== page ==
May 12, 2003, Caroline Kennedy and Michael Sloyer

Roslyn (NY) High School Student Receives Top Honors in John F. Kennedy Profile in Courage Essay Contest

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Read the 2003 Winning Essay by Michael Sloyer (pdf)

BOSTON-Michael Sloyer, a 17 year-old junior at Roslyn High School in Roslyn Heights, New York, has written the winning essay in the 2003 John F. Kennedy Profile in Courage Essay Contest for High School Students. On May 12, Caroline Kennedy honored Michael Sloyer at the John F. Kennedy Library Foundation's Profile in Courage Award Ceremony at the Kennedy Library and Museum in Boston. Robert Becker, the Roslyn High School teacher who nominated Michael Sloyer for the prize, was also recognized.

Michael Sloyer's winning essay, "One Man with Courage Makes a Majority," describes the political courage of the late Wayne L. Morse, a U.S. senator from Oregon, who voted against the 1964 Gulf of Tonkin Resolution, which authorized President Johnson to engage American troops in Vietnam without a formal congressional declaration of war. Senator Morse actively spoke out against U.S. involvement in the Vietnam War, when it was unpopular to do so and in spite of the consequences to his political career. After four terms in the U.S. Senate, Morse lost his seat in 1968 to Robert Packwood, whose campaign focused on Morse's anti-war position.

A total of 2,009 essays were submitted by high-school students from across the nation to the annual contest which asks students to write a compelling essay about a U.S. elected official, past or present, who has displayed political courage and worked to make a difference in the world.

Named for President Kennedy's 1957 Pulitzer prize-winning book, Profiles in Courage, which recounts the stories of eight U.S. senators who risked their careers to fight for what they believed in, the Profile in Courage Essay Contest is sponsored by the John F. Kennedy Library Foundation and supported by Fidelity Investments through its Fidelity Cares program. The winner receives a $3,000 prize. The winner's nominating teacher receives a John F. Kennedy Public Service Grant in the amount of $500 to be used for school projects that encourage student leadership and civic engagement.

Explaining Morse's position, Sloyer writes: "Under the Gulf of Tonkin Resolution, Morse believed, Congress had surrendered its power, and in doing so, had surrendered the power of the people that it was elected to represent. In Morse's words, Congress had given the president and the military a 'blank check' to be paid with taxpayer's money and citizens' lives."

Sloyer describes Morse's political courage, stating: "Despite public opinion, Senator Morse indefatigably displayed the resolve and the determination to stand up for what he believed in, not because he was looking for gratitude, but because he truly had the courage to do so."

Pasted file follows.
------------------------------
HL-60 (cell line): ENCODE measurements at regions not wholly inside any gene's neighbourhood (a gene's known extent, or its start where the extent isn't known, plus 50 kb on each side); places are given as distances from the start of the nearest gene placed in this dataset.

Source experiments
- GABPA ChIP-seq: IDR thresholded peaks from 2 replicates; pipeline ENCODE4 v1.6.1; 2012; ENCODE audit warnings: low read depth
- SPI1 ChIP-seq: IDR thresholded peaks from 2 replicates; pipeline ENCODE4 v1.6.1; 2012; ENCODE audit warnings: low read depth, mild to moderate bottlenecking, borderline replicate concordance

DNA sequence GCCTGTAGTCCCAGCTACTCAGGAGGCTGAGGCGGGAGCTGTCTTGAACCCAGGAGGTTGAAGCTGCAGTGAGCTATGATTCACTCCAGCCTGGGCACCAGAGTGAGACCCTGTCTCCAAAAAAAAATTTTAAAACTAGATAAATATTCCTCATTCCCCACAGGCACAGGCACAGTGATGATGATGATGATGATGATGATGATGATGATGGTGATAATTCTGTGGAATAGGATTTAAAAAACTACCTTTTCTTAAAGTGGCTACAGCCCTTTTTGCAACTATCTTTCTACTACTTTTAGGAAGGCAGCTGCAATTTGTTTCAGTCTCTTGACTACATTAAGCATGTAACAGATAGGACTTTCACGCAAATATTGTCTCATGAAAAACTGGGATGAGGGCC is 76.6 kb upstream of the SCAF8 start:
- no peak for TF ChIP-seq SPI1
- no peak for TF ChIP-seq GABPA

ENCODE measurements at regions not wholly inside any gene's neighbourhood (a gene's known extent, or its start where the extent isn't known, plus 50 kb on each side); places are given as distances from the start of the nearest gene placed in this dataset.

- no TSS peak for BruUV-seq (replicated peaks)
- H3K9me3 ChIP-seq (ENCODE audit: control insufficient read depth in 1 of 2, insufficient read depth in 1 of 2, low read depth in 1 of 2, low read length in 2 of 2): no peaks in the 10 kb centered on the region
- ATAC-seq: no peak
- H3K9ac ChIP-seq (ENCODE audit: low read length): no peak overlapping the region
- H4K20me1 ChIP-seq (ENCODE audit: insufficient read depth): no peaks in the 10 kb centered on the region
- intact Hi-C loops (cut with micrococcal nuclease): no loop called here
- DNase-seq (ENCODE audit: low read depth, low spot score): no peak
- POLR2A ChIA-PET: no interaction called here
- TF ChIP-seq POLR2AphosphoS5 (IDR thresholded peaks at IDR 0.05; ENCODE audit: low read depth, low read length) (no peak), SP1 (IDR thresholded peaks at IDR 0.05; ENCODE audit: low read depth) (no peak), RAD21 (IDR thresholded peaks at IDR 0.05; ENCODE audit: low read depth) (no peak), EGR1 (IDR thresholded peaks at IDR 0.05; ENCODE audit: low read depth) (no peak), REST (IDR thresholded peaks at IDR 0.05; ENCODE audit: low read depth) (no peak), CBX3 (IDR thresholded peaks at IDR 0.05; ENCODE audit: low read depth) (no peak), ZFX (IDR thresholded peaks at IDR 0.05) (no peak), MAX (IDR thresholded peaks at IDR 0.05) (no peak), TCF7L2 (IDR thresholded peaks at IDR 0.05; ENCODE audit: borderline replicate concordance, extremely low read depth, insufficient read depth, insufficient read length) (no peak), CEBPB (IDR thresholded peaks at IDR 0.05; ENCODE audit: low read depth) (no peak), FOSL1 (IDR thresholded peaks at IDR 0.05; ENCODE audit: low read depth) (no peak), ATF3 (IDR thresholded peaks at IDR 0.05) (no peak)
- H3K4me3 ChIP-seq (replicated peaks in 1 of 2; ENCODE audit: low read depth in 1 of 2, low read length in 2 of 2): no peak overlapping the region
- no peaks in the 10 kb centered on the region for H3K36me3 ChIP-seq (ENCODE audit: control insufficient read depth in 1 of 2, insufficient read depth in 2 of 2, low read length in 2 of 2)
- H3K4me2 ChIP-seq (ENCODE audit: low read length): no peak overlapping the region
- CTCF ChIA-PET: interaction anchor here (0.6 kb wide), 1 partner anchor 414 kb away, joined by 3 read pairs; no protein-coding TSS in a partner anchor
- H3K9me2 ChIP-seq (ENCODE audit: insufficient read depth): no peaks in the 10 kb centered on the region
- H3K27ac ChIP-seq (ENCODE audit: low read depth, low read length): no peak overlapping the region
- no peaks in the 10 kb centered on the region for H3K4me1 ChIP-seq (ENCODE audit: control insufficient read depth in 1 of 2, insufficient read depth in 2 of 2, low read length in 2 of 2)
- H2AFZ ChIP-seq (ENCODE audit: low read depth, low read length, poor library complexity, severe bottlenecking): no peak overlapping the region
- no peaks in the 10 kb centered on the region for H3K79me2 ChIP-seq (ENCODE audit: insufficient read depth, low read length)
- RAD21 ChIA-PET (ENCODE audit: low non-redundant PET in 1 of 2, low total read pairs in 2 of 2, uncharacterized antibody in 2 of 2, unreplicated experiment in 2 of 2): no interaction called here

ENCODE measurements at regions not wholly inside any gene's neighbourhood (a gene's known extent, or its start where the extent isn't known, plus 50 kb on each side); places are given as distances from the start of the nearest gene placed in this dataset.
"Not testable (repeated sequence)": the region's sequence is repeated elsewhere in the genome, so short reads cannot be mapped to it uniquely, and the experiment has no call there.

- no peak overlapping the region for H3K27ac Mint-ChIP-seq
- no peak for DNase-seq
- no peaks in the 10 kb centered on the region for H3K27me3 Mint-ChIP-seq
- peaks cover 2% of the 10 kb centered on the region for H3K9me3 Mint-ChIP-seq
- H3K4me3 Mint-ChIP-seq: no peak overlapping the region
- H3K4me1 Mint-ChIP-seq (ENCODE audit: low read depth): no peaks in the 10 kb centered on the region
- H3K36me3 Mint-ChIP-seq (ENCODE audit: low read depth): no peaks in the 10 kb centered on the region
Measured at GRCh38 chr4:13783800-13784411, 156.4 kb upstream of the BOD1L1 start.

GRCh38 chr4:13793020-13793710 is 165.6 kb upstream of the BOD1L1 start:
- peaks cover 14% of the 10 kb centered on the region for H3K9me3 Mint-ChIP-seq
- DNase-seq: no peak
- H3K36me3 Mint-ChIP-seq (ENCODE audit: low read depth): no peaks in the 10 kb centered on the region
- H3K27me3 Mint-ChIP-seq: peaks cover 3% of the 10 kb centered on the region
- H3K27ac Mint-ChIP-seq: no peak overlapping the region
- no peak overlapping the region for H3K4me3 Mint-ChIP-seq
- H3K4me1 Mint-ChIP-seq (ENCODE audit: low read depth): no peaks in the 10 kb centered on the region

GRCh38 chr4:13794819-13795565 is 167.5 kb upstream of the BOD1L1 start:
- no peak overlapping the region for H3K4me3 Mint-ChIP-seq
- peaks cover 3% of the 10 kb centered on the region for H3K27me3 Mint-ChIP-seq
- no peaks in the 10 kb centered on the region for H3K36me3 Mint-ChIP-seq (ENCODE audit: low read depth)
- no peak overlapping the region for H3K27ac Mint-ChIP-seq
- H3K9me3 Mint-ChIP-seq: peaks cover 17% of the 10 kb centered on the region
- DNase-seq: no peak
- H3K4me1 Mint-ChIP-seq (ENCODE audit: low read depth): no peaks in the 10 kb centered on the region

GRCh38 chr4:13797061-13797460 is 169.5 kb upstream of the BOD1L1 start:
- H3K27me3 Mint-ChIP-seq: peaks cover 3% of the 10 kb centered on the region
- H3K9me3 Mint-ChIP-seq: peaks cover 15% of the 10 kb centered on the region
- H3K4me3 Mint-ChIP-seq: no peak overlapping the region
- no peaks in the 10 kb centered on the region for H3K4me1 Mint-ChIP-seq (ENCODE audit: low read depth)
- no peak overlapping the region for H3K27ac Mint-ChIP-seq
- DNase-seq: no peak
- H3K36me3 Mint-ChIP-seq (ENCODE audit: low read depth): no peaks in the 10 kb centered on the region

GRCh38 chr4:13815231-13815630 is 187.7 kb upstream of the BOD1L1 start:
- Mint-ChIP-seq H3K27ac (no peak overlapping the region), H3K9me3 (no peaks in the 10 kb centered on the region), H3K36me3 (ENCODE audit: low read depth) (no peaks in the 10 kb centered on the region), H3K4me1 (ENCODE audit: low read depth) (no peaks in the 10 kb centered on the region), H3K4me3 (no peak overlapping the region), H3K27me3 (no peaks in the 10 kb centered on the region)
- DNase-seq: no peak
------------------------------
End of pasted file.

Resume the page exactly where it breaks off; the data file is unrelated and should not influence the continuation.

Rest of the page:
"Congratulations to Michael Sloyer on his award-winning essay and to the thousands of young people from across the nation who submitted essays," said John Shattuck, CEO of the Kennedy Library Foundation. "The essay contest fittingly honors President Kennedy who believed deeply in the power of the individual and the promise of our nation's young people. It is gratifying to see how readily students today can identify and understand acts of political courage and their importance in our democratic society."

Michael Sloyer is the son of Alan and Michele Sloyer of Roslyn, New York, and the brother of Ali Sloyer and Drew Sloyer. A three-sport varsity athlete at Roslyn High, Michael participates in peer-AIDS education, works with mentally challenged adults, writes for his school newspaper, and volunteers at homeless shelters on Long Island. Michael Sloyer and his family will be the guests of the Kennedy family and the Kennedy Library Foundation at the May 12th Profile in Courage Award ceremony in Boston.

The May 12th Profile in Courage Award Ceremony also honored former Georgia Governor Roy Barnes, former South Carolina Governor David Beasley, and former Georgia State Representative Dan Ponder, Jr. as the 2003 John F. Kennedy Profile in Courage Award recipients for their acts of political courage as elected officials who withstood strong opposition from constituents, powerful interest groups or adversaries to follow what they believed to be the right course of action. Barnes and Beasley were being recognized for the decisions of conscience each man made when seeking to resolve his state's divisive political debate over the public display of the Confederate battle emblem. Ponder was honored for his act of political and personal courage that led to the passage of Georgia's first hate-crimes legislation. For more information about the Profile in Courage Award and this year's recipients, go to the Kennedy Library's Web page at www.jfklibrary.org.

The John F. Kennedy Library and Museum is a presidential library administered by the National Archives and Records Administration and supported, in part, by the Kennedy Library Foundation, a non-profit organization. The Kennedy Library and Museum and the Kennedy Library Foundation seek to promote, through educational and community programs, a greater appreciation and understanding of American politics, history, and culture, the process of governing and the importance of public service.